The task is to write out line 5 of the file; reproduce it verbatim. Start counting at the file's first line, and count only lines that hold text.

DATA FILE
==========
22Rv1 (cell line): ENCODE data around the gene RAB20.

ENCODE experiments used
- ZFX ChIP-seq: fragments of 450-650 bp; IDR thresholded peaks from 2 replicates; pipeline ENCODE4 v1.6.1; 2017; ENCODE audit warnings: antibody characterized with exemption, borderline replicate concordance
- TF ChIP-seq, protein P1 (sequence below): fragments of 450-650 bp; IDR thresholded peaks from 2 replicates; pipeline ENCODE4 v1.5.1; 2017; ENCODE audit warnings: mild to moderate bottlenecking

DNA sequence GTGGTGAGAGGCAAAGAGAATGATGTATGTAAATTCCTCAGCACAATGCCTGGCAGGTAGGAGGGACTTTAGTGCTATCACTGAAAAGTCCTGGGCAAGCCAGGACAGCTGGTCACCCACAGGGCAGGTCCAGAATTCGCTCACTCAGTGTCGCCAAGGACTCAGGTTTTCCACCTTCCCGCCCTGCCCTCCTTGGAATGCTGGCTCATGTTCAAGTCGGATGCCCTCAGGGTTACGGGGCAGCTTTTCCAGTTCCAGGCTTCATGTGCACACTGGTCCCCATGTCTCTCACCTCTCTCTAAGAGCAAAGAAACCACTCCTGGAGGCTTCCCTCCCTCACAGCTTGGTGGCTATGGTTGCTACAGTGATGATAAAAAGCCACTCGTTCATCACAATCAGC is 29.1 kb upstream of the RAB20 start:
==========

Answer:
DNA sequence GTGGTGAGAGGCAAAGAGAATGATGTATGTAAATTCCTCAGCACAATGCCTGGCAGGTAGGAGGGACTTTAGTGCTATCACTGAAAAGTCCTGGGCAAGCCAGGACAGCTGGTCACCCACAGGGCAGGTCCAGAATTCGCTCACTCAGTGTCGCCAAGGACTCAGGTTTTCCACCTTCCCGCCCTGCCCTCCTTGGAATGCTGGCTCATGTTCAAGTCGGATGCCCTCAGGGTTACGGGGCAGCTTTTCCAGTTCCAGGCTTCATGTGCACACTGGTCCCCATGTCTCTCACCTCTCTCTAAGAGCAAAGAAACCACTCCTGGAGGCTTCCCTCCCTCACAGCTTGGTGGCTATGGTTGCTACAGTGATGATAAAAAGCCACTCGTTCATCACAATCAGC is 29.1 kb upstream of the RAB20 start: